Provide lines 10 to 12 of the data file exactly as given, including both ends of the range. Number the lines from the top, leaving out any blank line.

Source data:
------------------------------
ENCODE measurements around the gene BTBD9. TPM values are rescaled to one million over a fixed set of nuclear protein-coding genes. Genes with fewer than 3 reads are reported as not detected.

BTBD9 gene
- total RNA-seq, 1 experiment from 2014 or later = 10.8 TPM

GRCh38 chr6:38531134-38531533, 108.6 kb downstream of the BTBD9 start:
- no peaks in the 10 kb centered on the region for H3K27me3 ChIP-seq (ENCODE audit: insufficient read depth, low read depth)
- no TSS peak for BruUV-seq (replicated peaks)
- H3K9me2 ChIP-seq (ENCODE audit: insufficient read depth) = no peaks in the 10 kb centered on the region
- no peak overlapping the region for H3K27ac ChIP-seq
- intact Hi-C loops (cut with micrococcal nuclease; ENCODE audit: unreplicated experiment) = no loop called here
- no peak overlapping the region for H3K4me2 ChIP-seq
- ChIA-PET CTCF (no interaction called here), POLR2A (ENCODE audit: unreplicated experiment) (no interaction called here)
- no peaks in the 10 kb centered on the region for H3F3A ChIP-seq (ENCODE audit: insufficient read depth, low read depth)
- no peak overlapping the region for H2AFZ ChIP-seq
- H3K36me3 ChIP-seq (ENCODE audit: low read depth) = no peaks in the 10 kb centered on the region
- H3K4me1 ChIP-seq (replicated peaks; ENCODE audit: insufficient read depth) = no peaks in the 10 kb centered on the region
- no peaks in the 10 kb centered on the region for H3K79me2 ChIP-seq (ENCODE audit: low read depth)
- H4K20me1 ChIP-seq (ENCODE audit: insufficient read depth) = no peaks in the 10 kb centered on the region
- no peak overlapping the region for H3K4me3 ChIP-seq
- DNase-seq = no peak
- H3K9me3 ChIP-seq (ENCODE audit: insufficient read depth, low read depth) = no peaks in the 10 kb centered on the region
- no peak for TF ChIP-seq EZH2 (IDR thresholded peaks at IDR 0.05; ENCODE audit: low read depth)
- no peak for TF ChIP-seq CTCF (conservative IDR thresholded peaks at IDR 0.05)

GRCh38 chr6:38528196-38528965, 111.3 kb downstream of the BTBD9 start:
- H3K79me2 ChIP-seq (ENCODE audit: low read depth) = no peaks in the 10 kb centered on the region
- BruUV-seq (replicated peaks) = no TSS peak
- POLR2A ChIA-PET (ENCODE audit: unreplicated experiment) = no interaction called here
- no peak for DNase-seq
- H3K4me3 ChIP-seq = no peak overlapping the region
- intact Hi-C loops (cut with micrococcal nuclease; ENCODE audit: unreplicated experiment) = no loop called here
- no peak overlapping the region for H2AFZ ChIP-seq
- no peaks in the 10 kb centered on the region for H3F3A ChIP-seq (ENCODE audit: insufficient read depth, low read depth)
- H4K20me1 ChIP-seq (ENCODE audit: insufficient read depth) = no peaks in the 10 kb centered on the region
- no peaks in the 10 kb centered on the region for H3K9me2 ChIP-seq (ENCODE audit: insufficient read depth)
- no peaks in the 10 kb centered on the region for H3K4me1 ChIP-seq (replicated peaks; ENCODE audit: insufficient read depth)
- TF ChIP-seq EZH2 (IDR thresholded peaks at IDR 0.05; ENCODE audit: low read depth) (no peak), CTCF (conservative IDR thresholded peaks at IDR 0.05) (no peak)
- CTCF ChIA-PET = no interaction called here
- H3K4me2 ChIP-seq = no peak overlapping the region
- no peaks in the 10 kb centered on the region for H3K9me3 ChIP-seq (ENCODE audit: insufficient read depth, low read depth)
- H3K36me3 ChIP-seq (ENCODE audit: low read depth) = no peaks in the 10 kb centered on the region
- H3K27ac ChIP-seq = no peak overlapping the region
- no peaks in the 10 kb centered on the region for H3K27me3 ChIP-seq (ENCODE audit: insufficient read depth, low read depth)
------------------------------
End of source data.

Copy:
- no peak overlapping the region for H3K4me2 ChIP-seq
- ChIA-PET CTCF (no interaction called here), POLR2A (ENCODE audit: unreplicated experiment) (no interaction called here)
- no peaks in the 10 kb centered on the region for H3F3A ChIP-seq (ENCODE audit: insufficient read depth, low read depth)